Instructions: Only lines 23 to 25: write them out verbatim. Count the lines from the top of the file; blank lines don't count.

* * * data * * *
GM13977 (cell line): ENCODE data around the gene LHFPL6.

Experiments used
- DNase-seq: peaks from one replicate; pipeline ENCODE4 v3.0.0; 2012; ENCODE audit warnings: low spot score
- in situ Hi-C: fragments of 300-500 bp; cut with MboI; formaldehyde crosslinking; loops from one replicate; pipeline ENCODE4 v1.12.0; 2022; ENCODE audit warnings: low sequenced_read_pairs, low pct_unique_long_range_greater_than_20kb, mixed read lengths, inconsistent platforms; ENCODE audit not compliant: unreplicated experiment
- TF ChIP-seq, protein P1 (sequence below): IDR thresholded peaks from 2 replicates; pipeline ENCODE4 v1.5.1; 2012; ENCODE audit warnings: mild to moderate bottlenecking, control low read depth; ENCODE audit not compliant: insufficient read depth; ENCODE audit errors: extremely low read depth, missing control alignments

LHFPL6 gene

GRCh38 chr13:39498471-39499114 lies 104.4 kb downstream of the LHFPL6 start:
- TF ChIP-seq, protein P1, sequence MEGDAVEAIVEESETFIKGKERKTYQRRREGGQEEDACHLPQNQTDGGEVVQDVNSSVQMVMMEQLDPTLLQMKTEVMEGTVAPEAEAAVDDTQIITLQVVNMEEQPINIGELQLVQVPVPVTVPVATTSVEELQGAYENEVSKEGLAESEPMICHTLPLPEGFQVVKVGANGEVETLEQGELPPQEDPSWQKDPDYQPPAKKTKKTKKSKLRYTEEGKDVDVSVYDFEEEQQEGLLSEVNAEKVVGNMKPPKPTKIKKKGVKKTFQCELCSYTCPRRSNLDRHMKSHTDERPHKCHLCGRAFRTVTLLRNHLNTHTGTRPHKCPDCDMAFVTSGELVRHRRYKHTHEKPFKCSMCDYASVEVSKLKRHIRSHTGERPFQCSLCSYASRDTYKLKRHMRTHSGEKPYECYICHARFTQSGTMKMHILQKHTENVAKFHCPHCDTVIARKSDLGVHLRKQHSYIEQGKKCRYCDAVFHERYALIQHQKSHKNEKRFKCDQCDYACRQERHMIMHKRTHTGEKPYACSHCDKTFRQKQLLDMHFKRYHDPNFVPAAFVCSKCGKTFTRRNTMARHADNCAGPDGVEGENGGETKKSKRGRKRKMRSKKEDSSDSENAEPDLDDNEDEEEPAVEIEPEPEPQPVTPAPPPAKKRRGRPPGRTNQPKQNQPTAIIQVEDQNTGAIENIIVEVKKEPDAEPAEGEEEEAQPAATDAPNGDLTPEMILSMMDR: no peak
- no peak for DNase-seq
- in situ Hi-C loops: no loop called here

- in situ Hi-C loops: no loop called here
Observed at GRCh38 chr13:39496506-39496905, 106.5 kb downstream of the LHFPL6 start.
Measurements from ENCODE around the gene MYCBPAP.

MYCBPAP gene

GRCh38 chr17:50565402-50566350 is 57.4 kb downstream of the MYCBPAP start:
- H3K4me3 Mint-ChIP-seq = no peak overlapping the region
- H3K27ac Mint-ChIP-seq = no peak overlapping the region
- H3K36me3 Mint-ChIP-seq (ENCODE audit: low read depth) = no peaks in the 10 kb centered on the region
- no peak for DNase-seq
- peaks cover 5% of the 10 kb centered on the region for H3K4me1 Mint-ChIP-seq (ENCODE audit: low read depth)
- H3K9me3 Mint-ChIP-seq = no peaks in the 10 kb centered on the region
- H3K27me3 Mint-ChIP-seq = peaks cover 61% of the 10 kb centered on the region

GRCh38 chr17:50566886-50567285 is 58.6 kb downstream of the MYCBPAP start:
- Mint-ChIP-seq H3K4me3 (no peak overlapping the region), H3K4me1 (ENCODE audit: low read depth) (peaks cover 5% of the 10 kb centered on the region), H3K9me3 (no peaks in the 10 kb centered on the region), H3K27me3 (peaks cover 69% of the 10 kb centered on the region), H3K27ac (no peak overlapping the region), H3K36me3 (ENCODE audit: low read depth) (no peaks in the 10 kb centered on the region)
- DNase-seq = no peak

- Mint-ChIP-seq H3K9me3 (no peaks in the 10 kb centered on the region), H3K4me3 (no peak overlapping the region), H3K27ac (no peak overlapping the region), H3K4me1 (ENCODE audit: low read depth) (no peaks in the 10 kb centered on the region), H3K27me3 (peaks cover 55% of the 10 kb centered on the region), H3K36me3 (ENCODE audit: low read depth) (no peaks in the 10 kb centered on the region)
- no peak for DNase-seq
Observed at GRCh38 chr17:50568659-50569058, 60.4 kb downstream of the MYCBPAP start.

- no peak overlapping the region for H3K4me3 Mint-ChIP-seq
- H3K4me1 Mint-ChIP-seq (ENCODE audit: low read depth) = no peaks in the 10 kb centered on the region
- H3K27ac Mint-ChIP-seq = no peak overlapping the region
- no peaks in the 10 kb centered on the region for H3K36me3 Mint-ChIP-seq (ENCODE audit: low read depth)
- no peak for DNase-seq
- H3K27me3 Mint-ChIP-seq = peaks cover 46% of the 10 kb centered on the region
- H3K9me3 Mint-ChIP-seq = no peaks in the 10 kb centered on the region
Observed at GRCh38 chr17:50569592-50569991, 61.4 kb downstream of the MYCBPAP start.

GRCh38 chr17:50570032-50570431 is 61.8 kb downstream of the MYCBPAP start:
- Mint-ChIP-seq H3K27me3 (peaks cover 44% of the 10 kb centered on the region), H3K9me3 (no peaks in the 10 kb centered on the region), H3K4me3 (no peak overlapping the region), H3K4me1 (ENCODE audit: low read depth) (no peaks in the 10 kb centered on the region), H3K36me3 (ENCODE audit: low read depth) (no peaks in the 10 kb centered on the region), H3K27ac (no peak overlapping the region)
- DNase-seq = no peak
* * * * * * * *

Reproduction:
GRCh38 chr17:50566886-50567285 is 58.6 kb downstream of the MYCBPAP start:
- Mint-ChIP-seq H3K4me3 (no peak overlapping the region), H3K4me1 (ENCODE audit: low read depth) (peaks cover 5% of the 10 kb centered on the region), H3K9me3 (no peaks in the 10 kb centered on the region), H3K27me3 (peaks cover 69% of the 10 kb centered on the region), H3K27ac (no peak overlapping the region), H3K36me3 (ENCODE audit: low read depth) (no peaks in the 10 kb centered on the region)
- DNase-seq = no peak